SFJAZZ Collective is a non-profit jazz organization that is active in the Bay Area of San Francisco and its surroundings. Its main areas of activity are regularly organized concerts, workshops and support it provides to the musicians. SFJAZZ had to close down for 19 months due to the pandemic and focused on online concerts and campaigning for donations. The funds created through these have now exceeded a million dollars and the majority of these funds are spent on musicians.
Saxophonist Chris Potter has been the artistic director of SFJAZZ Collective for a while. The organization has hosted many prominent guest musicians so far, but Potter’s position was bestowed upon another musician 18 years ago. SFJAZZ Collective brought together an impressive group of artists. These include Potter as well as Etienne Charles on the trumpet, David Sánchez on tenor saxophone, Californian vocalists Martin Luther McCoy and Gretchen Parlato, one of the oldest members of the Collective, Edward Simon on the clavier and piano, Warren Wolf on the vibraphone and the clavier, Matt Brewer on the bass and Kendrick Scott on the drums. Their aim is to follow the mission of SFJAZZ Collective, write arrangements for beloved pieces and create new compositions. The extraordinary situation we experienced in the past 1.5 years and social problems in the USA have been designated as their two main themes. The initial result of this work was a series of concerts that took place between 29-31 October; I watched the final concert on the last day. The musicians took turns to introduce the pieces and shared their feelings with the audience on occasion.
The opening piece was Lift Every Voice and Sing, followed by Chris Potter’s composition Vicissitudes. The solos in this part were performed by Edward Simon, Chris Potter and Warren Wolf. The concert continued with Throw It Away by Abbey Lincoln, who was described as a great storyteller by Gretchen Parlato. The following piece was 8:46, written by Ed Simon in the memory of Geroge Floyd, who was tragically killed last year. Those who followed the events in the USA will remember this name right away. 8:46 is the amount of time Floyd was held on the floor and is a symbol of violence perpetuated against black Americans. The collective then played Marvin Gaye’s famous What’s Going On with Martin Luther McCoy’s interpretation. Saxophone player David Sánchez chose Ay Bendito from Cultural Survival album for the program. Sánchez and Potter’s partitions were the greatest parts of the concert. Matt Brewer’s The Sower and Gretchen Parlato’s All There Inside, written during the pandemic, were among the pieces performed. Parlato mentioned that she was able to look inwards during the pandemic like everyone else, emphasizing that she wrote the piece with gratitude, love and compassion. I particularly enjoyed Warren Wolf’ performance and his composition titled Unity was interesting. The collective received a standing ovation at the end of the concert; this was like a stance for respect and purification.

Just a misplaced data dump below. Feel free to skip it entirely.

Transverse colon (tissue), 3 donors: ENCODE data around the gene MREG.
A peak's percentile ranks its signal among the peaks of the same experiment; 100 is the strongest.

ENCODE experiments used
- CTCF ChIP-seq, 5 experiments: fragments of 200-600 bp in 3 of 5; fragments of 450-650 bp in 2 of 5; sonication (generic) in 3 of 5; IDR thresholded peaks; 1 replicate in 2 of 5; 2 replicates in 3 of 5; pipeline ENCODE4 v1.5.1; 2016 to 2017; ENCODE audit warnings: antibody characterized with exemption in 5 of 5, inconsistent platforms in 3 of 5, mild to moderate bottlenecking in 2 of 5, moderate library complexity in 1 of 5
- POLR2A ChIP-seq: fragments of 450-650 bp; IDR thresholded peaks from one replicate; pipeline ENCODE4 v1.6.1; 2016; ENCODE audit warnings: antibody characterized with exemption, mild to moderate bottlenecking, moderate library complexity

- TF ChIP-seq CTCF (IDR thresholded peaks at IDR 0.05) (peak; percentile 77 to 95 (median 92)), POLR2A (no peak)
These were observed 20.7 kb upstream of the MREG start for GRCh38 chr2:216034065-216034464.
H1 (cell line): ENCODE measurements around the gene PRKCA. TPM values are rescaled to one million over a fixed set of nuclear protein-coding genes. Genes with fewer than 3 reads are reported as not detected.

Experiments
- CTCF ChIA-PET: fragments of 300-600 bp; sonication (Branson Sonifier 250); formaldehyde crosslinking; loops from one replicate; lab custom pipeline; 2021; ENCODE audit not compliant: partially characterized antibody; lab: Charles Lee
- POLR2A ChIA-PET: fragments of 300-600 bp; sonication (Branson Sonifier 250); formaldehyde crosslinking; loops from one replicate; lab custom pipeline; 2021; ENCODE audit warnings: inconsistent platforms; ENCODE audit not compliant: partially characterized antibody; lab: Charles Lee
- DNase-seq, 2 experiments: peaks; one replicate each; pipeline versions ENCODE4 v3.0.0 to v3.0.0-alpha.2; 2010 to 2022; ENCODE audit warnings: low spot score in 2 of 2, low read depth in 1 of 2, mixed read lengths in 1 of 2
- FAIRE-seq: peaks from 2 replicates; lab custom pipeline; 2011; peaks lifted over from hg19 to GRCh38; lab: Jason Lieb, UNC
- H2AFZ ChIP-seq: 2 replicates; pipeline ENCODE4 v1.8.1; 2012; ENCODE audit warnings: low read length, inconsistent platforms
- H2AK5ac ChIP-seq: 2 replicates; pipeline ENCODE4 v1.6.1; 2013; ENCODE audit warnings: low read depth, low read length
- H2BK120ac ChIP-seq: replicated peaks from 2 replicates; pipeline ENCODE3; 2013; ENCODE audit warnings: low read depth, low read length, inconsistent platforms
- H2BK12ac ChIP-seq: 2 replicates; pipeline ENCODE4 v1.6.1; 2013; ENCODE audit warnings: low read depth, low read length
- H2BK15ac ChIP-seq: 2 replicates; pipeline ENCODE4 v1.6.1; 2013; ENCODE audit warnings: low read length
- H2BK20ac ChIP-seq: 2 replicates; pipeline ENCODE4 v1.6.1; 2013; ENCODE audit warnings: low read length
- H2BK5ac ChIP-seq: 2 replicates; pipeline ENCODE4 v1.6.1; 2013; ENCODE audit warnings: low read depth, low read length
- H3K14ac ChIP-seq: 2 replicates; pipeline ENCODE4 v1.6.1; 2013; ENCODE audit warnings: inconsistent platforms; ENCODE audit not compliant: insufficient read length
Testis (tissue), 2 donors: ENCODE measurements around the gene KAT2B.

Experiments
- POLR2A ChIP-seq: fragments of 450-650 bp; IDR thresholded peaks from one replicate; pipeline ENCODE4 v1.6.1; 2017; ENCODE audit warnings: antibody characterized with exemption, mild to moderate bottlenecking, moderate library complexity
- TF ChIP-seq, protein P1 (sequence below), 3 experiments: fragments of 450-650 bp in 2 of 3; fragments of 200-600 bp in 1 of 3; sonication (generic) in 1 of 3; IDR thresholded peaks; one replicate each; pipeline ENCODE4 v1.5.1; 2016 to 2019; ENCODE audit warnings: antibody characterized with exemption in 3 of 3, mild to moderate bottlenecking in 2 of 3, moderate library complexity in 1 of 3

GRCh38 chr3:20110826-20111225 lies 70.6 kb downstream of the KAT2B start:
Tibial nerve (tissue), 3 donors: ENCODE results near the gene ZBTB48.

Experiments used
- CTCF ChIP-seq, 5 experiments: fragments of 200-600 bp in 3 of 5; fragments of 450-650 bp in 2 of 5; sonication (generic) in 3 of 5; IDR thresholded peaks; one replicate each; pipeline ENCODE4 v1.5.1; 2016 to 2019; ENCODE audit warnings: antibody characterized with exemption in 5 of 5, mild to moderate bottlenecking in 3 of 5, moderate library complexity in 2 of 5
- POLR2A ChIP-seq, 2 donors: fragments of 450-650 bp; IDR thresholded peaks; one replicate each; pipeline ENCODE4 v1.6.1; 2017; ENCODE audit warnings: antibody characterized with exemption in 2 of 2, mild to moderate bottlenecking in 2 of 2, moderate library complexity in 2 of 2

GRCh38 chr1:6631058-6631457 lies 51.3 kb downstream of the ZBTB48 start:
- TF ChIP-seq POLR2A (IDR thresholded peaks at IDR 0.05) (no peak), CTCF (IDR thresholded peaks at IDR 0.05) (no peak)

Jazz has taken many shapes until today; it was sometimes the sound of entertainment, and the cry for rebellion on other occasions. It never let its roots go but it opened a great door to world cultures at the same time. The concert, which I listened to in Miner Auditorium, reminded me that jazz evolved in a way that it can be even listened to as chamber music. The atmosphere created by the concert’s theme might have played a role in my feelings… SFJazz Collective’s projects will span into 2022 with the works of Adam Rogers, Craig Taborn and Eric Harland. If everything goes according to plan, they will give concerts and record a new album in March. There is also a tour planned for the spring of next year. Please follow them for their upcoming events.